welcome to the next chapter...

once a long time ago, i read on a blog, "i am a lesbian but thats not all i am". i was then just teetering on the edge coming out as a lesbian. back then, although i understood what she was saying, i was completely drowning in that one dimension of my identity. i knew then i was more than also but such turmoil tends to shrink your field of vision. it is scary and exciting and anticipatory and it is exhausting.

i am almost 5 years out now. some things look differently in my life. some things are the same. but i revel in the knowledge that i am a lesbian and in the knowledge that i really am more than just... my field of vision has grown to include the wide open spaces of life's endless possibilies.

for those of you who know me, you will be able to find the familiar places of my old writings which i will have on the sidebar. for those who stumble upon me and find yourself confused by fragmented references or are struggling to come out later in life, you will find the Closer to Fine link most helpful. I recommend reading it from the beginning, it makes more sense.

one more thing, blame my lack of capital letters on e.e. cummings...

Wednesday, May 18, 2011

its genetic...

one of my favorite author/narrator is Garrison Keillor.   i don't think of him often but when i do, the last few lines of Lake Wobegon instantly appear in my head,

"Some luck lies in not getting what you thought you wanted but getting what you have, which once you have got it you may be smart enough to see is what you would have wanted had you known."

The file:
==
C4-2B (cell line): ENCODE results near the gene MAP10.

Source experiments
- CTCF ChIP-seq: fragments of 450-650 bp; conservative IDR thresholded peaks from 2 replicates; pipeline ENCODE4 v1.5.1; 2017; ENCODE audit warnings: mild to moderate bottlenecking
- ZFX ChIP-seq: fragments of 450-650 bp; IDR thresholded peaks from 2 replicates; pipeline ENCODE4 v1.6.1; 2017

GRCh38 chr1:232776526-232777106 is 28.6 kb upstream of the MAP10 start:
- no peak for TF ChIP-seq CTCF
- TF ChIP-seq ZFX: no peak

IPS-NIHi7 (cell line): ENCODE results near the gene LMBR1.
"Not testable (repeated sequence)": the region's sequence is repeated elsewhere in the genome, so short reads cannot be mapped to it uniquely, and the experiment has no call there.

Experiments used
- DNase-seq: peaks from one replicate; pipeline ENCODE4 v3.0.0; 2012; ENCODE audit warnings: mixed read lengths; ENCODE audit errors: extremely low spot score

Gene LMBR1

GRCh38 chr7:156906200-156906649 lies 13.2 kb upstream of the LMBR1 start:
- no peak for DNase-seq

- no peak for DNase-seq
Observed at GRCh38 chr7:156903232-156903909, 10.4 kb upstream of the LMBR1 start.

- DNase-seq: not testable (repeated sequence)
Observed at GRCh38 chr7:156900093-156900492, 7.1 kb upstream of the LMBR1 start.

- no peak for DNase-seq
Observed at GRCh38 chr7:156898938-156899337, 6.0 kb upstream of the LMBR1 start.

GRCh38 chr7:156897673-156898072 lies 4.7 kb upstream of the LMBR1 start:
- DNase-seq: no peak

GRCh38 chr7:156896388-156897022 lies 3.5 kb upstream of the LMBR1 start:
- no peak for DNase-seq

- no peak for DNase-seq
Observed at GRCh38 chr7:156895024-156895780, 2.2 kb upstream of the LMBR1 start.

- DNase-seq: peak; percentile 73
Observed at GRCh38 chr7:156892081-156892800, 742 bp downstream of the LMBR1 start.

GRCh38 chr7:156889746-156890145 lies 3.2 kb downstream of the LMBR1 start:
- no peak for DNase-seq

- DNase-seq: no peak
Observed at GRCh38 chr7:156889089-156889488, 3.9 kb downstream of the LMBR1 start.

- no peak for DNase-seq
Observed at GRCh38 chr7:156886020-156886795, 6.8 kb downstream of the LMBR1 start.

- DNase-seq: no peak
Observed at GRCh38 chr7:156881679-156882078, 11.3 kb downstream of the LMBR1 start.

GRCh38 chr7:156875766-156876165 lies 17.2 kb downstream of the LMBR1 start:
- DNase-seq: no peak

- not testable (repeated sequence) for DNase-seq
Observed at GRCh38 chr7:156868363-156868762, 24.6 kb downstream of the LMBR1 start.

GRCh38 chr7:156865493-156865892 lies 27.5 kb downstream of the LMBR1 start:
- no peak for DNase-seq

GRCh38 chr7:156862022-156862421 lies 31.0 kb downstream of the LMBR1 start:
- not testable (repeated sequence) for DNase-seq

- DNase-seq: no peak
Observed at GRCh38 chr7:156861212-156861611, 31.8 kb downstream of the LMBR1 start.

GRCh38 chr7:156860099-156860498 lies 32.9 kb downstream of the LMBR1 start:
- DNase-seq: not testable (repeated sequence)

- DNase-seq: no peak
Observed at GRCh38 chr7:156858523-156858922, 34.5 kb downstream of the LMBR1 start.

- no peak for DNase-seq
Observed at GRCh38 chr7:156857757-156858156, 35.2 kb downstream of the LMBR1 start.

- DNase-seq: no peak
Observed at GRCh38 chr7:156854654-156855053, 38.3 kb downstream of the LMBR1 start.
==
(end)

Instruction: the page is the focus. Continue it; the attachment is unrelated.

Garrison Keillor.
it may take a few times to read it and digest it to understand its full meaning.  all i know is that it delights me.  its really not a stretch to compare his statement to Dorothy when she woke from her technicolor coma,
Dorothy: "Well, I - I think that it - it wasn't enough to just want to see Uncle Henry and Auntie Em - and it's that - if I ever go looking for my heart's desire again, I won't look any further than my own back yard. Because if it isn't there, I never really lost it to begin with!"
i am oddly pulled to "old world" pictures and collectibles.  i don't mean "old" old, but nostalgic replications of "old".   Thomas Kincaid has often tried to lure me in to collecting his porcelain houses complete with street lights, snow, carriages and hurried shoppers, men tipping their top hats to passers by as they make their last minute purchases,  women with long flowy dresses, adorned with fancy hats, furs to block out the cold,  white gloves and buttoned shoes, window shopping in pairs.  it all looks so beautiful and when i see these things there are feelings that well up in me.   feelings as if i have lived there, known that life and i become melancholy and home sick.  how funny to be home sick for a time that i never lived.  perhaps that time never did exist.  artists and the like do like to prey on our yearning for simpler, more romantic, more polished time.  i.e. Norman Rockwell.
" the good old days".  what does that mean really?   these villages Thomas Kincaid sells never existed in my experiences.  but yet i feel the memories.  a friend, a long time ago suggested that it was just in our genetic makeup to be attracted to that unknown era which Thomas Kincaid loses himself in his gardens, landscapes and his collectibles.  i suppose you can buy the fantasy through installments of more money than you can really afford.  yet you still feel the yearning.  its as if by owning these beautiful things will make us feel comforted and back to our youth.  but again,  my youth never looked like that.

i tried my best for many years to make that "certain something" come alive in my home.  God it was so exhausting i finally cried uncle.   a full blown Martha Stewart nervous breakdown.  no more electric reindeer on the lawn for me.

here and now really isn't all that bad.